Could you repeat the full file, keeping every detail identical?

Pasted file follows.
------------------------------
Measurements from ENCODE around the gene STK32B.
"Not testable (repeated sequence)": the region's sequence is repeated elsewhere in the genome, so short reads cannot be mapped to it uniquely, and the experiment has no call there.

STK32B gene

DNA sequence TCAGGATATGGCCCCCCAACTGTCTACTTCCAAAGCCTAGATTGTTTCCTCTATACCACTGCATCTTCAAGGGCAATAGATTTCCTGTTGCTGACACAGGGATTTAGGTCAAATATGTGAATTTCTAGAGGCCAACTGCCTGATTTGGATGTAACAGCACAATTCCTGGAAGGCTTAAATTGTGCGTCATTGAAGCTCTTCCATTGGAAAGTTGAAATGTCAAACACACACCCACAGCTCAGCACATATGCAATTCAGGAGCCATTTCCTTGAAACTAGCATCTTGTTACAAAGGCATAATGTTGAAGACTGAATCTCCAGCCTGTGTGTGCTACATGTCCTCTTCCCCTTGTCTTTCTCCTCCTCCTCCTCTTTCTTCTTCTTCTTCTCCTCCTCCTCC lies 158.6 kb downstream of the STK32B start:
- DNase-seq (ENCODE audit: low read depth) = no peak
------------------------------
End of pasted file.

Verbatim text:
Measurements from ENCODE around the gene STK32B.
"Not testable (repeated sequence)": the region's sequence is repeated elsewhere in the genome, so short reads cannot be mapped to it uniquely, and the experiment has no call there.

STK32B gene

DNA sequence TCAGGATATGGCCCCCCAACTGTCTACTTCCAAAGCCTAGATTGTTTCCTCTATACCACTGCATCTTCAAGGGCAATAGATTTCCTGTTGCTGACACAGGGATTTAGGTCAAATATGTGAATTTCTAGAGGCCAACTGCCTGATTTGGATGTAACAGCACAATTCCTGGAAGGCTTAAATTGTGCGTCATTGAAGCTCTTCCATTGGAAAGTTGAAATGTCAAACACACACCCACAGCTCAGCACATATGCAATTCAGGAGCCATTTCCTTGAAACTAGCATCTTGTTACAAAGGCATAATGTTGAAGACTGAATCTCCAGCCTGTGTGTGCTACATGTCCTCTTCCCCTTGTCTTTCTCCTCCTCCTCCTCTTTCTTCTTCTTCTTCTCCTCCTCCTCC lies 158.6 kb downstream of the STK32B start:
- DNase-seq (ENCODE audit: low read depth) = no peak